The resurgence of Russia and the rise of China has ended a post-Cold War period in which Washington was the sole superpower.

Trump has made efforts to maintain relations with Vladimir Putin's Russia despite his own intelligence agencies' confirmation of Moscow's interference in the 2016 US presidential election, which sought to aid him, and allegations that Russia secretly offered bounties for American deaths in Afghanistan.

Biden has said that he is putting Russia and other foreign governments “on notice” that he would act aggressively as president to counter any interference in US elections.

China has become a focus of Trump's criticism in recent months. He has imposed punitive tariffs, made racist comments about the origins of the virus in Wuhan and taken action over cybersecurity issues. But whether Trump or Biden is in office for the next four years, Washington's relations with Beijing seem set to continue their thorniness as China increasingly flexes internationally.

Trump has made a point of moving away from the Obama administration's and world powers' Iran nuclear pact. He called it the "worst deal ever" and withdrew, which delighted Israel and Saudi Arabia but dismayed others. Then the US killed Iran's most senior military figure, Gen. Qassem Soleimani, in Baghdad. Iran responded with a ballistic missile strike on Iraqi bases housing American troops.

The administration's decision to blacklist Iran's financial sector, part of wide-ranging sanctions, signals the American direction during a second Trump term.

Biden, who was vice president to the more multilateral Obama, could re-engage with allies who have actively opposed Trump's policy, and potentially with Iran itself.

When it comes to the Israeli-Palestinian conflict, Trump's self-proclaimed "deal of the century" did not sit well for the Palestinians. It effectively green-lighted Israeli annexation in the occupied West Bank, ending notions of the two-state solution and upending decades of official US policy with regards to settlements. Because of this, Israeli Prime Minister Benjamin Netanyahu is one leader who will be watching these elections closely.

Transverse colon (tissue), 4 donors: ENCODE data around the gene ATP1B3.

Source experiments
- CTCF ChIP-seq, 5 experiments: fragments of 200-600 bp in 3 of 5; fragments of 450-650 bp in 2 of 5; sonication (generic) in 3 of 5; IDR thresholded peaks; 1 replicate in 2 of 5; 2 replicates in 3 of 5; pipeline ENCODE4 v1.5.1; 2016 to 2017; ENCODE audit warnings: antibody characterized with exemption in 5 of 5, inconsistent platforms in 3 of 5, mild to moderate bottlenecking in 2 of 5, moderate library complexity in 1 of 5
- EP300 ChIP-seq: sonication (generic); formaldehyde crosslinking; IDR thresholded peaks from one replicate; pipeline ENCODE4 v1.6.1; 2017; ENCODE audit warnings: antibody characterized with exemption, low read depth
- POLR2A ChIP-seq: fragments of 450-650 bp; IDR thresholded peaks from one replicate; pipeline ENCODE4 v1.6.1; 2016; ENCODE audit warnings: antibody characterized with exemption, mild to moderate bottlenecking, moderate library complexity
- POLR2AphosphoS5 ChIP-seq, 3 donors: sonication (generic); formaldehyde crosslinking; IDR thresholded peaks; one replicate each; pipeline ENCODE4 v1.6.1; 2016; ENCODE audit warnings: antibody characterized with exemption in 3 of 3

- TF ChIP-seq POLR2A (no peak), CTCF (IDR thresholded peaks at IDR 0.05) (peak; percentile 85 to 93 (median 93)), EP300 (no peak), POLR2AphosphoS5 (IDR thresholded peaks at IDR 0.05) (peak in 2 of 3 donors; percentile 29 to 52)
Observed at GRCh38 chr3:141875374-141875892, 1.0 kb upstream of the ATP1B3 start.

Under Trump, US relations with the European Union and NATO have also hit significant bumps. Many Europeans and their governments remain deeply wedded to such multilateral blocs. Biden, heir to a foreign policy tradition more in line with other US leaders since World War II, has said he would take a more conciliatory approach to deal with long-time allies.

Trump had hoped his jaw-dropping outreach to North Korea's Kim Jong Un would be his signature foreign policy legacy. But the summits were huge on spectacle and produced no tangible results.

Trump has also bemoaned America's "endless wars" and vowed to end them. Trump's comments unsettled the US military and diplomats, some of whom say that putting a definitive date on troop withdrawal could impede a peace deal between the Taliban and the Afghan government. Biden says troops must be withdrawn responsibly and that a residual force should remain to combat extremism.